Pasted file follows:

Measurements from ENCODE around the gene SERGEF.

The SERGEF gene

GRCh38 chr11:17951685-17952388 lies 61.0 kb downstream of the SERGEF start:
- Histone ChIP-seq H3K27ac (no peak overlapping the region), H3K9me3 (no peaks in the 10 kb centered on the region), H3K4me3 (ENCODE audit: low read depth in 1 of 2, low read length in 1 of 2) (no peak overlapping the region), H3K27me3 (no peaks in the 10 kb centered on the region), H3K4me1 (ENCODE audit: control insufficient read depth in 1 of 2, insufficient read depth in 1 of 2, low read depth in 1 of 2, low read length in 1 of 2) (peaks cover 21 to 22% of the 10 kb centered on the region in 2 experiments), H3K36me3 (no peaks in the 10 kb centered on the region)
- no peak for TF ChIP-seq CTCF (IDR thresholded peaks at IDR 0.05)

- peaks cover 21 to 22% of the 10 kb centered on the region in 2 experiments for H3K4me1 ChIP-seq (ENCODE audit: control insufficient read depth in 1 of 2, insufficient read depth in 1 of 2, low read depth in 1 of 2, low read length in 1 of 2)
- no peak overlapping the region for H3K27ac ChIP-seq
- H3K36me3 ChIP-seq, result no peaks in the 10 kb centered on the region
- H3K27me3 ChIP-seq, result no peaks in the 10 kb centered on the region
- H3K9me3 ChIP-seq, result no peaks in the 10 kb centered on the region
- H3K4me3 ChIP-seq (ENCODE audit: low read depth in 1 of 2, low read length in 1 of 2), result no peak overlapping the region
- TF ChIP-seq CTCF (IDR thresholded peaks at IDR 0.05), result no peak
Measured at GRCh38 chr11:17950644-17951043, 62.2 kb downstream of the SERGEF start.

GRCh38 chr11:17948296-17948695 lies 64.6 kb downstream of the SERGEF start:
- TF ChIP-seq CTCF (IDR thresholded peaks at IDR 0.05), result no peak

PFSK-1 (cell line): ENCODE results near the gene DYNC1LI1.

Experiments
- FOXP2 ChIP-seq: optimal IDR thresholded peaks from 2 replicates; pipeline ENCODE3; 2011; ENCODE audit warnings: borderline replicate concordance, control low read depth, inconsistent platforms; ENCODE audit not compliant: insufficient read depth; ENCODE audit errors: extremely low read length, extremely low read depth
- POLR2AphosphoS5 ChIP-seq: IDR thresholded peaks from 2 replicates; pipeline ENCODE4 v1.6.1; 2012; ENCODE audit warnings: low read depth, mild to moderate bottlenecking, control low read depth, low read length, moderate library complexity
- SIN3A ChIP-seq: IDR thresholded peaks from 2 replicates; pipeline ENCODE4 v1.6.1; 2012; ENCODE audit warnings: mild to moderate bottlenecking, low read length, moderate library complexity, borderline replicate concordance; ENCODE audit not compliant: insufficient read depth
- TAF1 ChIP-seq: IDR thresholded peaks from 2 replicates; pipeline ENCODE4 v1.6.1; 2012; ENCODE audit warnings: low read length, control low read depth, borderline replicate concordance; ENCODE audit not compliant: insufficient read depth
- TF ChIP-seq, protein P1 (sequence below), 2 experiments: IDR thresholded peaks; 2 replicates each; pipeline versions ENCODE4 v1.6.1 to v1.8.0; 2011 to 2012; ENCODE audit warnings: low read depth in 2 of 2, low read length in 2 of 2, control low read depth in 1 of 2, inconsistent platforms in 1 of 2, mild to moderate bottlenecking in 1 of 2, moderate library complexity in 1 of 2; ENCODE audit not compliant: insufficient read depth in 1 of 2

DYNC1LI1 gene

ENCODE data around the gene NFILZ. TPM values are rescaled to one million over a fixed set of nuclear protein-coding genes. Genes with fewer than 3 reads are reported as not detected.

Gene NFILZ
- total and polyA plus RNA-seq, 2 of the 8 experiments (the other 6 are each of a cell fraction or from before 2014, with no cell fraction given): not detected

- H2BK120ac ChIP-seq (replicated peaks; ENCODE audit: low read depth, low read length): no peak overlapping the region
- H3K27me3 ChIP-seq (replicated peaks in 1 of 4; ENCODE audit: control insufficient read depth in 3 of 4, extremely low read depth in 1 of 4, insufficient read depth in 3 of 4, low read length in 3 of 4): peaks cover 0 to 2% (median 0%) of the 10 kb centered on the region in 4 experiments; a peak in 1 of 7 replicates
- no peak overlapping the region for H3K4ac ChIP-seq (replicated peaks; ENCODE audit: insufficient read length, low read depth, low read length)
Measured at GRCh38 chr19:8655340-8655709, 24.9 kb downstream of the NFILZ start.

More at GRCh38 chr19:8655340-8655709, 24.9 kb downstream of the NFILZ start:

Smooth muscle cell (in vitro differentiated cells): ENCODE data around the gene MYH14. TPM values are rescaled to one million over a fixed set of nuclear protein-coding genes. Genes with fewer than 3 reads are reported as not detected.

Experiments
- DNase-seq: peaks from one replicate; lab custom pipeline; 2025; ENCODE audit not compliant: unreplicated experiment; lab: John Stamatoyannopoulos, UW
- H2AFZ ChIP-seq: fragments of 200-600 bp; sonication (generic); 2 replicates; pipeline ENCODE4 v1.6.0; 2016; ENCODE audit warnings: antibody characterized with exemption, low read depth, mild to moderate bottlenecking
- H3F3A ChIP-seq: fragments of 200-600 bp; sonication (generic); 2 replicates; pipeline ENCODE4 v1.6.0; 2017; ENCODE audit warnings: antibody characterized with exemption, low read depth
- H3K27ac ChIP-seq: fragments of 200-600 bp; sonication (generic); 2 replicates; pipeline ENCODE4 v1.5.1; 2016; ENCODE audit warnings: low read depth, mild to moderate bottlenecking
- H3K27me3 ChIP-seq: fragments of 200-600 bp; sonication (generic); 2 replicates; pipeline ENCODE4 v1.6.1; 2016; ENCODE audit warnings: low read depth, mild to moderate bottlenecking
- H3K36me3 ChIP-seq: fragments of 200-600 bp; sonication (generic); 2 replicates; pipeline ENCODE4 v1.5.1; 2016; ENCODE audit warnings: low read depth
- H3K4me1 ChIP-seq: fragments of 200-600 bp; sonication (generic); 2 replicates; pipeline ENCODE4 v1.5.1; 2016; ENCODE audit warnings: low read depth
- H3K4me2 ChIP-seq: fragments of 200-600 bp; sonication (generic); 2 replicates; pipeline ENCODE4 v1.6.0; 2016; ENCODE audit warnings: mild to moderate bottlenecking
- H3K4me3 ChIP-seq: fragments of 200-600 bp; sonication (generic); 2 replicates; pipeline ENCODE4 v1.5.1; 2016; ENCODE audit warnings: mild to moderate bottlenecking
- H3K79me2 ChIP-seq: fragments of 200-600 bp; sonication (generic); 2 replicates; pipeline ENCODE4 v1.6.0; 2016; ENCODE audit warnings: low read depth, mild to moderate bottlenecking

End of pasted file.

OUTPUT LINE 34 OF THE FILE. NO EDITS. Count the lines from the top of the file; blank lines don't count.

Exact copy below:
- DNase-seq: peaks from one replicate; lab custom pipeline; 2025; ENCODE audit not compliant: unreplicated experiment; lab: John Stamatoyannopoulos, UW